George Lucas is on everybody’s mind at the moment thanks to the success of his baby, Star Wars, at the box office. Technically it might be due to his absence from the latest film, but his legacy is still great and the man just received a Kennedy Center honor for his accomplishments over the years. But he might regret giving up Star Wars to the folks over at Disney and he might also not be the biggest fan of The Force Awakens.
In a new interview with Charlie Rose — embedded below if you need that fix — Lucas talks a bit about the deal with Disney over Star Wars, his original ideas for Episode VII, and the diverging path between himself and the House of Mouse. His brief description of the company really tells it all:
“I sold them to the white slavers that takes these things, and…,” Lucas said before laughing and deciding it better not to finish…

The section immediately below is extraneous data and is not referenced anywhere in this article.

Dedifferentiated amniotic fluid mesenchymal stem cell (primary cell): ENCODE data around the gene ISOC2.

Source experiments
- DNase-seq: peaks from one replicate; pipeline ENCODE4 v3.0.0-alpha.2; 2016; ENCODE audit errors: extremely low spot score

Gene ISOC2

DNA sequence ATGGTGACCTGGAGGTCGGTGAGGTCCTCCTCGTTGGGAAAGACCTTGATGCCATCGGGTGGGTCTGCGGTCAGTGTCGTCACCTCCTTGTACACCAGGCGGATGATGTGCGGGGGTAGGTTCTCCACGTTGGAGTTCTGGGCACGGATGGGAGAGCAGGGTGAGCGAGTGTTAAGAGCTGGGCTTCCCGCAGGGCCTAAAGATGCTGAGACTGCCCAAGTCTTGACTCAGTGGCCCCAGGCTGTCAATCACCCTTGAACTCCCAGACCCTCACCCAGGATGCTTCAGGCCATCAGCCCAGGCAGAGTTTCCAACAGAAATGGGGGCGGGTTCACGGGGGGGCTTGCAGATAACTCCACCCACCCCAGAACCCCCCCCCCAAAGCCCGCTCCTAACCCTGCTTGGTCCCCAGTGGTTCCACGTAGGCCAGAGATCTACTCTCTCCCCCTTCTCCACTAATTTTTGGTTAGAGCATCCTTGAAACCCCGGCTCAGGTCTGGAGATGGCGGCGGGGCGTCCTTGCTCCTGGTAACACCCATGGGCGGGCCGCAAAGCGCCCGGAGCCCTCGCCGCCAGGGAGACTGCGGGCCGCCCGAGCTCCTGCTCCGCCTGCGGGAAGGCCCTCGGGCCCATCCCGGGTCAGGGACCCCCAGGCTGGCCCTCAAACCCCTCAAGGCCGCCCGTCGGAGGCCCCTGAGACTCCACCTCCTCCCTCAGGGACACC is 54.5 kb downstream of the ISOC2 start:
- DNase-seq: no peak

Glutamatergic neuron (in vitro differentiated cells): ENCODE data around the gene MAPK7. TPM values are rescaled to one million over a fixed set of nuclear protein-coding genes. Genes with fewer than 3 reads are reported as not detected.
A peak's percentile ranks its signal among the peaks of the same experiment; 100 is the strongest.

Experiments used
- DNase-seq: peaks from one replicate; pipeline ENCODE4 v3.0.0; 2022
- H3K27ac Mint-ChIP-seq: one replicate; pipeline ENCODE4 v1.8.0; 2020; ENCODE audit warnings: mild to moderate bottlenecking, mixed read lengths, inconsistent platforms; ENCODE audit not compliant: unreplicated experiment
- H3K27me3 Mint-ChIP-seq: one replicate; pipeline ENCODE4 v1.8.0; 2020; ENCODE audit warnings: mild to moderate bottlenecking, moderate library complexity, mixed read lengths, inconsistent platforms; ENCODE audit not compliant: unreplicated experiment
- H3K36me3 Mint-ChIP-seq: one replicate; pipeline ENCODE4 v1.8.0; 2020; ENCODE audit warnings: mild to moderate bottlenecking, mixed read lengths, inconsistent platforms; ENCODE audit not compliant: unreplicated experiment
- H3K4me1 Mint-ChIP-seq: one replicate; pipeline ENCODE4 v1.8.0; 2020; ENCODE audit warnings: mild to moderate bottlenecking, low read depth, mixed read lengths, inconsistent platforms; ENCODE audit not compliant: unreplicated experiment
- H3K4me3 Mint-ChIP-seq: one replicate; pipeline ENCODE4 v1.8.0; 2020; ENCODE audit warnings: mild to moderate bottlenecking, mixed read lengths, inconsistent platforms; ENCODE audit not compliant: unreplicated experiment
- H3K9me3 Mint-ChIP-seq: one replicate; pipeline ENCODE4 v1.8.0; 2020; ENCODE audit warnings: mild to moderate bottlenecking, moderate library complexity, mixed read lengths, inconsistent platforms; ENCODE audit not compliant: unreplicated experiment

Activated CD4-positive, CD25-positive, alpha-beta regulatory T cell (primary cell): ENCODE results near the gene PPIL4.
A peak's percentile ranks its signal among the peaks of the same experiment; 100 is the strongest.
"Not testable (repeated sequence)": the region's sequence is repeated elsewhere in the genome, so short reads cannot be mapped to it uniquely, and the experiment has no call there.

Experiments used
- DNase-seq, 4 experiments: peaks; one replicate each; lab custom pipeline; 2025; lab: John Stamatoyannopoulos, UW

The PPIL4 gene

“They looked at the stories, and they said, ‘We want to make something for the fans,’” Lucas said. “They decided they didn’t want to use those stories, they decided they were going to do their own thing. … They weren’t that keen to have me involved anyway — but if I get in there, I’m just going to cause trouble, because they’re not going to do what I want them to do. And I don’t have the control to do that anymore, and all I would do is muck everything up,” he said. “And so I said, ‘OK, I will go my way, and I’ll let them go their way.’”
The Force Awakens is indeed fan service, but you almost need a little bit of fan service after all the years of Lucas tinkering with the series and creating the prequels. He’s the man behind the characters that plenty know and love, so he deserves the benefit of the doubt on the direction the series was taking. It just seemed like he was on a completely different level than everybody else who supports the series.
Even his criticism of The Force Awakens seems a little off:
“They wanted to do a retro movie. I don’t like that. Every movie I work very hard to make them completely different, with different planets, with different spaceships, make it new,”
One could say that “making it new” is a nice way to sell toys, but that might be a little cynical. Instead, I think the different planets and different ships are not the reason the prequels fell apart. The Force Awakens isn’t perfect, but it also doesn’t have anybody dying from a broken heart.